The V90 is one of the largest estates in the executive class in terms of size. At 4,936mm long and 1.895mm wide it’s no bigger physically in Cross Country form, although it is 68mm taller once you factor in the roof rails. Nevertheless, despite being a rather large car it should be less bulky to manoeuvre than the XC90.
Surprisingly, and unlike previous big Volvo estates, the V90’s load bay isn’t the largest in this class. With the rear seats in place you’ll find 560 litres on offer – and drop them down to extend the capacity to 1,526 litres. That’s less than a BMW 5 Series Touring which extends to 1,620 litres, and the Mercedes E-Class estate which can hold a whopping 1,855 litres.
While it might not be the largest space in this class, the area itself is pretty versatile. The seats fold with relative ease from the boot, and leave a nice flat floor to slide big loads in, while there’s also a pop-up divider than can help to stop items rolling around. There’s also underfloor storage, a standard electric tailgate and the option of child booster seats integrated into the rear bench.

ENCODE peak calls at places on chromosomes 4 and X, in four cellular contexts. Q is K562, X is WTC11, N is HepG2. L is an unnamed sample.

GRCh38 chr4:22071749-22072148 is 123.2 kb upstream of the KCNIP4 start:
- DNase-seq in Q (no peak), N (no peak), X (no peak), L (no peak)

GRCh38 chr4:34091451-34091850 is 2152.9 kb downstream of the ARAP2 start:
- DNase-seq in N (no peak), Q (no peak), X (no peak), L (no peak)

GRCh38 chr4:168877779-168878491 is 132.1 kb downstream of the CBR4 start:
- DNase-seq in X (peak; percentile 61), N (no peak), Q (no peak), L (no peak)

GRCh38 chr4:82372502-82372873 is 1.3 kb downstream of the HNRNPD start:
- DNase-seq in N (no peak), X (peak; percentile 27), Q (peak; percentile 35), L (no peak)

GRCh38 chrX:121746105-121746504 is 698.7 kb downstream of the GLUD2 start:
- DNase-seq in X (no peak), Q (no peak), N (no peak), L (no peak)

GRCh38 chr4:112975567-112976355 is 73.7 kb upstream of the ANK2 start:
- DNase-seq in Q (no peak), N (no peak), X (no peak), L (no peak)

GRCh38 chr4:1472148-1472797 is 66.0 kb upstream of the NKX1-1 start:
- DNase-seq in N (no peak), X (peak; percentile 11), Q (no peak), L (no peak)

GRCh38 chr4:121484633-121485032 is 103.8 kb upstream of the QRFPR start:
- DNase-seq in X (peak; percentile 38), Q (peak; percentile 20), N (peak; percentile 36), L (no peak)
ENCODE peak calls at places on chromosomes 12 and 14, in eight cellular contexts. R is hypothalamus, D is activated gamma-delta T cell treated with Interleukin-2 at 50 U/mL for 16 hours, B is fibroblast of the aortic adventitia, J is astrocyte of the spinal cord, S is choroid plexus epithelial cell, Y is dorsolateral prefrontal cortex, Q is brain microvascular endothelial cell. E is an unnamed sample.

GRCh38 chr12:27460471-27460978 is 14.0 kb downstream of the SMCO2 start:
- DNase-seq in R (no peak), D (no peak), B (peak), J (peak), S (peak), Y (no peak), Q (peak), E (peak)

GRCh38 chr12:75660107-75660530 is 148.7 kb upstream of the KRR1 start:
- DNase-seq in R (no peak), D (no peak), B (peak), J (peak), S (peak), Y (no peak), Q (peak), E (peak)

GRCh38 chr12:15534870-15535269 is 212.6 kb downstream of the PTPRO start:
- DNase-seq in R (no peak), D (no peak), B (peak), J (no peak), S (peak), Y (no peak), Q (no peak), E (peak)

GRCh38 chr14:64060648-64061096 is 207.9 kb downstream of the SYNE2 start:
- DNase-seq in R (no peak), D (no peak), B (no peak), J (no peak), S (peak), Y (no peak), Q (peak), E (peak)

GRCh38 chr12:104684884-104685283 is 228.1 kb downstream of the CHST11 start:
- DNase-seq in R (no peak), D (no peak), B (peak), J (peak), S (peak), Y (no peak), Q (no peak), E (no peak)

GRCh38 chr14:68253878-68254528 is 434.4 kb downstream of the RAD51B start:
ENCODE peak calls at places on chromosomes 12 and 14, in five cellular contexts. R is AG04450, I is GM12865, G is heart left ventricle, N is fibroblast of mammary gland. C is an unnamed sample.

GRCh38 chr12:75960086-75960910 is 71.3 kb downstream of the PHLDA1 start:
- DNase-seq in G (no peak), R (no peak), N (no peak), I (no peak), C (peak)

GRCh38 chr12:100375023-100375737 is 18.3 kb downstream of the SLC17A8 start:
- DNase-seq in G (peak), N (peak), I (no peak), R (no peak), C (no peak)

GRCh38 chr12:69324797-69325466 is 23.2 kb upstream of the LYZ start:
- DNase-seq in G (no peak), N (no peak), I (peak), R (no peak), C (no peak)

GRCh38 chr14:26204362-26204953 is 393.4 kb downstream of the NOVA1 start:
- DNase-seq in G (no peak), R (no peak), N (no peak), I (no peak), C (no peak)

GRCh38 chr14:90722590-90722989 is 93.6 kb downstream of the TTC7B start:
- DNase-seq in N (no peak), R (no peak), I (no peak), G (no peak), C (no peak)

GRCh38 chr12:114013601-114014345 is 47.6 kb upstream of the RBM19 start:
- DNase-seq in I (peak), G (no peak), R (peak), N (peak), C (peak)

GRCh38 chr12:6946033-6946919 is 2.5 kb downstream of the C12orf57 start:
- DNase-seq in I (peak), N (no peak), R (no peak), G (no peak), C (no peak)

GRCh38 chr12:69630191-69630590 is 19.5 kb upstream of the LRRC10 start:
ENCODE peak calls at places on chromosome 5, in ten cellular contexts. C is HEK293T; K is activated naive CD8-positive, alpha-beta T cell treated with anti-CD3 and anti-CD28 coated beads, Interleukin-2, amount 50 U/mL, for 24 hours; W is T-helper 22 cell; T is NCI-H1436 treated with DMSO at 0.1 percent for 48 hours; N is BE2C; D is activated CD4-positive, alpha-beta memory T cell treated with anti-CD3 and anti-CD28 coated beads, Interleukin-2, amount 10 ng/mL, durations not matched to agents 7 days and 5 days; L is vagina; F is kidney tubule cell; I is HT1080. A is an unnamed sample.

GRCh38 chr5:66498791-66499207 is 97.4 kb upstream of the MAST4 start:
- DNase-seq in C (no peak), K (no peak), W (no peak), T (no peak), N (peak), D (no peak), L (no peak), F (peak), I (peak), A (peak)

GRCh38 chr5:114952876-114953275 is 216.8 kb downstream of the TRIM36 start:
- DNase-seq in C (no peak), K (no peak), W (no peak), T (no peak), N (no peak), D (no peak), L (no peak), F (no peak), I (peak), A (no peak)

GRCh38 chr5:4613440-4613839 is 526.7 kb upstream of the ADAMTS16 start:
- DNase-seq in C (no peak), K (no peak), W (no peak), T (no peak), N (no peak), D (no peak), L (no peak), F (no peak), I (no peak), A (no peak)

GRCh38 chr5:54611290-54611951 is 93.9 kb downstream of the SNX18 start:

Legroom, headroom and passenger space
There won’t be too many issues from passengers if the Cross Country is four-up. There’s plenty of leg and headroom in the back for six footers to sit in comfort, although the roofline slopes to make it a bit more claustrophobic for taller people. In this respect, it’s not different from the standard V90.
There are two ISOFIX points in the outermost rear seats, and they are relatively easy to access; you simply flip up or remove plastic cabs covering the mounting hooks so you don’t have to worry about the frame snagging the leather.
Reliability and Safety
The V90 Cross Country is no different to any other Volvo when it comes to protecting occupants and pedestrians. That means it receives a full five-star safety rating from Euro NCAP, with praise for both the physical crash performance and the active safety assist systems.